The Collective: an Ode!
It is scientifically proven that the member of the indie collective is a good person. He’s not in it for the money; imagine splitting all profits between twelve starving musicians. He’s not in it for the glory; in most cases, it’s hard to pick one of them out of a lineup. He’s simply a virtuoso who glides in and out of the cohesive cloud of creativity whenever he deems worthy, discerning enough to even opt out of projects in his own band. He plays the banjo on one song, and in the next he’s pounding it out on the drums. You might say we here at Elitist Hipster Snob are members of a writing collective: wildly creative, hurtfully brilliant, and humble.
The members who do stand out in a collective are four times more special than someone who stands out in a three piece. He is four times more special than a typical rock star; imagine how many lightyears cooler than you he is. Onstage, with the winds blowing and the lights spiking blue silouettes behind him and his eleven band mates, he is a glorification of the un-worshipped, begging the question, is it vanity or comraderie that creates onstage magic?
(Andy from Everything Absent or Distorted. Photo by 28 Deep.)
The lamen, thinking only of Mick Jagger and his rooster strut might bark the former inspires the most wicked of onstage pleasures. But the musician, after all, has at least a little bit of "normal people," peasant blood in him. He’s only human. You, sir: do you feel more at ease galavanting onstage like a lunatic alone, or with eleven other people? One might say that the members of the indie collective are more enabled to put on a good show, hop around like a monkey, lose their shit like a teenage girl screaming along at a Justin concert. There’s a psychology of the masses, and it says this: even the most idiotic of ideas can gather exponential rushes of gathering energy behind them, which grow and grow into a spasmadic explosion of bliss; imagine what happens with a good idea. The highs are higher, the sads are sadder, and we feel littler and insignificanter.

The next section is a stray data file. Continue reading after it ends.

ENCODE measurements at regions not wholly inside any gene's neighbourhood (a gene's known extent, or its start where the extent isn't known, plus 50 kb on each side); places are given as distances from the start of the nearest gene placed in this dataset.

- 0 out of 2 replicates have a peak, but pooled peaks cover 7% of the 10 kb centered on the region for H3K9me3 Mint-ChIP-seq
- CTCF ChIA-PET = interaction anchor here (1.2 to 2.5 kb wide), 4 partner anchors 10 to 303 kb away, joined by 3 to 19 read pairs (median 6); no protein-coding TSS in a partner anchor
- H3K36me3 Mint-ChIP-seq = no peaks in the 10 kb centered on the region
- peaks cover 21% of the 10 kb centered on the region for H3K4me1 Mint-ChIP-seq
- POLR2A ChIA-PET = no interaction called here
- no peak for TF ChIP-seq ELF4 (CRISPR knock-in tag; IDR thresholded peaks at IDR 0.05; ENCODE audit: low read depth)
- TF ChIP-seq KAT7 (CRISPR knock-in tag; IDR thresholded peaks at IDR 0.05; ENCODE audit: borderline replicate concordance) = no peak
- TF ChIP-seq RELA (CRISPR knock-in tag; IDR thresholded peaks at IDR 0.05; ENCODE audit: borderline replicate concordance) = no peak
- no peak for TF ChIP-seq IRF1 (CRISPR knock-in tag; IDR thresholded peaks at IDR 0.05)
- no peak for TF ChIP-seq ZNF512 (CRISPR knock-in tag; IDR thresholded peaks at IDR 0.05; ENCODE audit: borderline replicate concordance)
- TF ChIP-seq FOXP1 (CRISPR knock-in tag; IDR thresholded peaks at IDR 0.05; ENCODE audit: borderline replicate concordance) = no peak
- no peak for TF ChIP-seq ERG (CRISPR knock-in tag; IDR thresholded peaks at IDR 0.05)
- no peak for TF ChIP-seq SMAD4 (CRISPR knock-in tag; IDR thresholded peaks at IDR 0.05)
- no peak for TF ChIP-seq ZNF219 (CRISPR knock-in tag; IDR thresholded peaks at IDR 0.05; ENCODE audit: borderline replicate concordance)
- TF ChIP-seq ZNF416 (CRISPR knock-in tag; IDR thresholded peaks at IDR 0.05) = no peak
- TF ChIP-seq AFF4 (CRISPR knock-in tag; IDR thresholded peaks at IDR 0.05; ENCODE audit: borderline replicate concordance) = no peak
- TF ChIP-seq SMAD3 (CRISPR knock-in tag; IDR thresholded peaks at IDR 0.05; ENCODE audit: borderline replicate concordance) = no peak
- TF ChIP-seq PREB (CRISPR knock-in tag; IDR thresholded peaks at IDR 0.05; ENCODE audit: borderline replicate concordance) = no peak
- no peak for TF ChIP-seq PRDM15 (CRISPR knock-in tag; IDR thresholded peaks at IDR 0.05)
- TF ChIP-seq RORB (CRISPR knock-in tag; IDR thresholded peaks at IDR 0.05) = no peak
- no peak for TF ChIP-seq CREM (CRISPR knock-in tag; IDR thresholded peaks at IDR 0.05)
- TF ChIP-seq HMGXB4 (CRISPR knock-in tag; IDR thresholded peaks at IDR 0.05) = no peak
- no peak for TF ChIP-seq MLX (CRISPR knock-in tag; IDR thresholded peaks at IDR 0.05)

Top reasons to book a collective to play your party:
*Sheer numbers. Imagine if each member of the collective mentions the gig in passing to one person. That’s already a crowd of twelve, besides you.
*Sheer sex appeal. Put twelve young men who can do amazing things with their fingers on multiple instruments onstage, and you’ll likely end up with at least twenty-four smitten girls. Have twenty-four smitten girls at your party, and you’ll likely attract eighty-six horny boys.
(a dancer at the EAOD 6.23.07 Bluebird show. Photo by Nina Barry)
*If half the band gets sick, you still have more than a band left.
*Buy in bulk. More bang for your buck.
Check out our favorite collective, Everything Absent or Distorted, at our Bastille Day Party July 14th at Meadowlark Bar. They’re playing with the opposite of a collective: the biggest dance party of a one-man-band this side of Colfax: the Chain Gang of 1974.